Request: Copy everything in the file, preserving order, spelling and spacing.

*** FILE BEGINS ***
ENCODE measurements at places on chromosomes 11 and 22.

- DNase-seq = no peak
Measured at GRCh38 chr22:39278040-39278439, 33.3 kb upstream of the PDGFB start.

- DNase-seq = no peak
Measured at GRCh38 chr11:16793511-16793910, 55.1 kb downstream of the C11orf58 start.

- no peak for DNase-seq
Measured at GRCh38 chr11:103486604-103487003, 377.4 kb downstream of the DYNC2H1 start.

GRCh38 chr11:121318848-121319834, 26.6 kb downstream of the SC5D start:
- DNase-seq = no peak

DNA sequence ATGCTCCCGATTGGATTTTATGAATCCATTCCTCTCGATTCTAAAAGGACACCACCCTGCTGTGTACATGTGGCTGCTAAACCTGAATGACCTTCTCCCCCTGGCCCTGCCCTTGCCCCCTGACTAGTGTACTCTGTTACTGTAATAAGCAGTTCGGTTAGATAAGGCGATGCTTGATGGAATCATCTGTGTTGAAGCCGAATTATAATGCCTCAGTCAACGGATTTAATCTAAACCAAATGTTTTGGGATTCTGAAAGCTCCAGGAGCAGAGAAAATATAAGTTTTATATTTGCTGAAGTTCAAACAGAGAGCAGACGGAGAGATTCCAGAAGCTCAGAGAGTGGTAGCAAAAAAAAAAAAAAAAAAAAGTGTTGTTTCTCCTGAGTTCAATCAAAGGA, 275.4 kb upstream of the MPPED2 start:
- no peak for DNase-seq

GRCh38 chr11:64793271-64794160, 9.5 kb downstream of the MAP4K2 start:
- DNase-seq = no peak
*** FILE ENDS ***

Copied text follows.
ENCODE measurements at places on chromosomes 11 and 22.

- DNase-seq = no peak
Measured at GRCh38 chr22:39278040-39278439, 33.3 kb upstream of the PDGFB start.

- DNase-seq = no peak
Measured at GRCh38 chr11:16793511-16793910, 55.1 kb downstream of the C11orf58 start.

- no peak for DNase-seq
Measured at GRCh38 chr11:103486604-103487003, 377.4 kb downstream of the DYNC2H1 start.

GRCh38 chr11:121318848-121319834, 26.6 kb downstream of the SC5D start:
- DNase-seq = no peak

DNA sequence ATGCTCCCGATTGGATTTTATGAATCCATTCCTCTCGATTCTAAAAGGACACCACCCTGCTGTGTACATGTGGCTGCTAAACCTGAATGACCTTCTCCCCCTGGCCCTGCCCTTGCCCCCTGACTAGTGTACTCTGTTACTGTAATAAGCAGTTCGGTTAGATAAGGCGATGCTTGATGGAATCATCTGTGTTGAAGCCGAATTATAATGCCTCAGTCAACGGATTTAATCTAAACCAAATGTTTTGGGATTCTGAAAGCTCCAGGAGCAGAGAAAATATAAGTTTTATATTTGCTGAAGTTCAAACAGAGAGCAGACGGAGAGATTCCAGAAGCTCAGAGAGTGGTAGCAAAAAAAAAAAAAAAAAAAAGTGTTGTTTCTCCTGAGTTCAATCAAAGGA, 275.4 kb upstream of the MPPED2 start:
- no peak for DNase-seq

GRCh38 chr11:64793271-64794160, 9.5 kb downstream of the MAP4K2 start:
- DNase-seq = no peak